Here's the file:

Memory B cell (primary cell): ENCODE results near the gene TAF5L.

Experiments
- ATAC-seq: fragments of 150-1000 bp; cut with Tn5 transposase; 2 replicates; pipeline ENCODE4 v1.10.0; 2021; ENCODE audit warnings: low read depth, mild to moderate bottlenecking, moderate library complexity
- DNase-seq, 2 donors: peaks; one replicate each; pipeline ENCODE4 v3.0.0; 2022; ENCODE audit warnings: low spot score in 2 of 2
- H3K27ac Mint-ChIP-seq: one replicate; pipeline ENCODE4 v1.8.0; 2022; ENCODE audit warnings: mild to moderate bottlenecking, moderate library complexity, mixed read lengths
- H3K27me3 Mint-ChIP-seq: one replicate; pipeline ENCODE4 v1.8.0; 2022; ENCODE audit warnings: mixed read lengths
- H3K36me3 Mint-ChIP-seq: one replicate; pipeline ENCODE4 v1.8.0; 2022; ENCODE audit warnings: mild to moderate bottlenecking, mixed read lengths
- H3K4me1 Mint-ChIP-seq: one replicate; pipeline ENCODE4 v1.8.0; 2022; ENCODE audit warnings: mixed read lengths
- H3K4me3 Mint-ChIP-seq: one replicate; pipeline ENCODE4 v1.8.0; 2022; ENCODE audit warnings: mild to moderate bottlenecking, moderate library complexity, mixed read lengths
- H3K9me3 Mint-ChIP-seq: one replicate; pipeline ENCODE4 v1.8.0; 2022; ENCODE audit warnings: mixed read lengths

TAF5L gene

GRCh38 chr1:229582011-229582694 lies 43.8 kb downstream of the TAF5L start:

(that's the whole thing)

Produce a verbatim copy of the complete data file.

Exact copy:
Memory B cell (primary cell): ENCODE results near the gene TAF5L.

Experiments
- ATAC-seq: fragments of 150-1000 bp; cut with Tn5 transposase; 2 replicates; pipeline ENCODE4 v1.10.0; 2021; ENCODE audit warnings: low read depth, mild to moderate bottlenecking, moderate library complexity
- DNase-seq, 2 donors: peaks; one replicate each; pipeline ENCODE4 v3.0.0; 2022; ENCODE audit warnings: low spot score in 2 of 2
- H3K27ac Mint-ChIP-seq: one replicate; pipeline ENCODE4 v1.8.0; 2022; ENCODE audit warnings: mild to moderate bottlenecking, moderate library complexity, mixed read lengths
- H3K27me3 Mint-ChIP-seq: one replicate; pipeline ENCODE4 v1.8.0; 2022; ENCODE audit warnings: mixed read lengths
- H3K36me3 Mint-ChIP-seq: one replicate; pipeline ENCODE4 v1.8.0; 2022; ENCODE audit warnings: mild to moderate bottlenecking, mixed read lengths
- H3K4me1 Mint-ChIP-seq: one replicate; pipeline ENCODE4 v1.8.0; 2022; ENCODE audit warnings: mixed read lengths
- H3K4me3 Mint-ChIP-seq: one replicate; pipeline ENCODE4 v1.8.0; 2022; ENCODE audit warnings: mild to moderate bottlenecking, moderate library complexity, mixed read lengths
- H3K9me3 Mint-ChIP-seq: one replicate; pipeline ENCODE4 v1.8.0; 2022; ENCODE audit warnings: mixed read lengths

TAF5L gene

GRCh38 chr1:229582011-229582694 lies 43.8 kb downstream of the TAF5L start: